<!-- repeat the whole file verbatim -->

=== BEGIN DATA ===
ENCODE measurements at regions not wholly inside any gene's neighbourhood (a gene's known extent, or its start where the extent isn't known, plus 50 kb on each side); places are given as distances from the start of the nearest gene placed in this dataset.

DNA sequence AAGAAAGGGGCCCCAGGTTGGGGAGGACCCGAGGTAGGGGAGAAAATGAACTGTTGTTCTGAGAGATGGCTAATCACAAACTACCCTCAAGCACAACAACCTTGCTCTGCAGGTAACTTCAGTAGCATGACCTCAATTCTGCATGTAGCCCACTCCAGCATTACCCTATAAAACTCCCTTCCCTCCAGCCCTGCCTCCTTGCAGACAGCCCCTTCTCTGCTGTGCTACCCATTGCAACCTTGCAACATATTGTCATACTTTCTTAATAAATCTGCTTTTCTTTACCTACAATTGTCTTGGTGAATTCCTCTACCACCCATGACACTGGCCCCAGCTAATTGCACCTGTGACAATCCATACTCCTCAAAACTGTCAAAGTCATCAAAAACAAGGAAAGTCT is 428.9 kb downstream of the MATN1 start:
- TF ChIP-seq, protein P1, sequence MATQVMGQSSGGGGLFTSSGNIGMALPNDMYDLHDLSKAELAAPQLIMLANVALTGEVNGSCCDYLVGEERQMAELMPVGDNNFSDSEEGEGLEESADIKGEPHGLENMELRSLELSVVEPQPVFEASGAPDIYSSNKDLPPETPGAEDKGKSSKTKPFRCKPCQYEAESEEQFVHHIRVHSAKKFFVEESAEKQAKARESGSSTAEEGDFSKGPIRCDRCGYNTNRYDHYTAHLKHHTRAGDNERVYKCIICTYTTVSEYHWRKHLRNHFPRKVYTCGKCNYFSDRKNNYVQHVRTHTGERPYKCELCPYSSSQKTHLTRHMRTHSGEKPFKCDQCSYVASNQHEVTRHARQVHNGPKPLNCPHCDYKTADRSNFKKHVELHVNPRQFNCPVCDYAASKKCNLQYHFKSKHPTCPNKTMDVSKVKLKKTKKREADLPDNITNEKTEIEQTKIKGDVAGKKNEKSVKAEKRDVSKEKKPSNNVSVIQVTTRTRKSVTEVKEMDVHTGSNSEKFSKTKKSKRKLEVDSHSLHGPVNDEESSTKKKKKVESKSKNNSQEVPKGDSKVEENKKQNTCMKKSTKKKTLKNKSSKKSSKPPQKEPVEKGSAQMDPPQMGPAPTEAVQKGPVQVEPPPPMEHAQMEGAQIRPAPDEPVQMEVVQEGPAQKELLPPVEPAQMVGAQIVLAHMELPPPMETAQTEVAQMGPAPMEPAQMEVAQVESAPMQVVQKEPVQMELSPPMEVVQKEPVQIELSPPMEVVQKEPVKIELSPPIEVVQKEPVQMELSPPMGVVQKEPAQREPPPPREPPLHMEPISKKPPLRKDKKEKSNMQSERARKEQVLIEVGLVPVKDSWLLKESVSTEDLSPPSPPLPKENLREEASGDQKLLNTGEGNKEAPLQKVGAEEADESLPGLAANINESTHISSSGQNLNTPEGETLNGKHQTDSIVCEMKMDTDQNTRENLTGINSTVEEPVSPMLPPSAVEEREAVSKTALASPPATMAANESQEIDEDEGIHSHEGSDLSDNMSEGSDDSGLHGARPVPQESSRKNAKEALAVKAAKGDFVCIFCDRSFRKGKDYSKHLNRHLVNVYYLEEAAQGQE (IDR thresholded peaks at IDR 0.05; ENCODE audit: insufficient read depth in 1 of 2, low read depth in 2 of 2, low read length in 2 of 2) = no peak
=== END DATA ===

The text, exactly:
ENCODE measurements at regions not wholly inside any gene's neighbourhood (a gene's known extent, or its start where the extent isn't known, plus 50 kb on each side); places are given as distances from the start of the nearest gene placed in this dataset.

DNA sequence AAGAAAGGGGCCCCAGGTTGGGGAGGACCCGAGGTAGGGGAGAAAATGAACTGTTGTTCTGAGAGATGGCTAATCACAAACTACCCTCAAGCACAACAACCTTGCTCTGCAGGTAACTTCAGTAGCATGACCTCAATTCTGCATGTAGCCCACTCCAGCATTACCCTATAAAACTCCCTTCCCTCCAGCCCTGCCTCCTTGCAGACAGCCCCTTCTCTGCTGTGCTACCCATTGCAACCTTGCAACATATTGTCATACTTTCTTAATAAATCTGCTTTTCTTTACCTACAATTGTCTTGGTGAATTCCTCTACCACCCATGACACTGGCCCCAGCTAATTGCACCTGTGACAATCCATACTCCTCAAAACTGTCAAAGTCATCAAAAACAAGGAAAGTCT is 428.9 kb downstream of the MATN1 start:
- TF ChIP-seq, protein P1, sequence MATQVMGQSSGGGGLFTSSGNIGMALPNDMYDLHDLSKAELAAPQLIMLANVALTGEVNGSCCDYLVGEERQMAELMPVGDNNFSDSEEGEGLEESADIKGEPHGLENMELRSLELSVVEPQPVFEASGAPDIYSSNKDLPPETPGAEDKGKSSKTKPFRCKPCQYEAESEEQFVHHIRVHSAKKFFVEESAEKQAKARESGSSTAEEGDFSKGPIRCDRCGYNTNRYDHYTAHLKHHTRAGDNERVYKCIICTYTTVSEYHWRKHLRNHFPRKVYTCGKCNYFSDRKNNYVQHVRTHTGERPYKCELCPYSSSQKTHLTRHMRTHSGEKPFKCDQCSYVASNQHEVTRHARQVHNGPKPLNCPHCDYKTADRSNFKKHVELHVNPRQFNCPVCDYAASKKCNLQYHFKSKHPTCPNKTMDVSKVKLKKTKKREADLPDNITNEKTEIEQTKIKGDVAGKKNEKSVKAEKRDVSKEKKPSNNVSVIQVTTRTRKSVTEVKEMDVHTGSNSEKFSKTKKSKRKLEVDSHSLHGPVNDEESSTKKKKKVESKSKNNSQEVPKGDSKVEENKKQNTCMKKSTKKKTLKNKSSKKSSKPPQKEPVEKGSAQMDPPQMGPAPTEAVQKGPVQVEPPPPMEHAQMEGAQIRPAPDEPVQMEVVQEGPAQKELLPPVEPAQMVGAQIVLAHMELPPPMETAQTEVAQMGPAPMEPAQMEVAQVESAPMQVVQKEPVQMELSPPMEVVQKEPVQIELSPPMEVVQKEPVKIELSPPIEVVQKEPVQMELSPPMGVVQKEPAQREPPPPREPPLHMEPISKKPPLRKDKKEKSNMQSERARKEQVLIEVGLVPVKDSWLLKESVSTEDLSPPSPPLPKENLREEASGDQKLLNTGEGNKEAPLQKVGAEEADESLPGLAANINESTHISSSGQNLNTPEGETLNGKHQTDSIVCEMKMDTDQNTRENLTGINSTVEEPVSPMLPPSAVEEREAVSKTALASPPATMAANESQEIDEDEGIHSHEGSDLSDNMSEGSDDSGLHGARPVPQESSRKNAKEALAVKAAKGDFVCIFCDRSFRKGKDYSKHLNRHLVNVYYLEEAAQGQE (IDR thresholded peaks at IDR 0.05; ENCODE audit: insufficient read depth in 1 of 2, low read depth in 2 of 2, low read length in 2 of 2) = no peak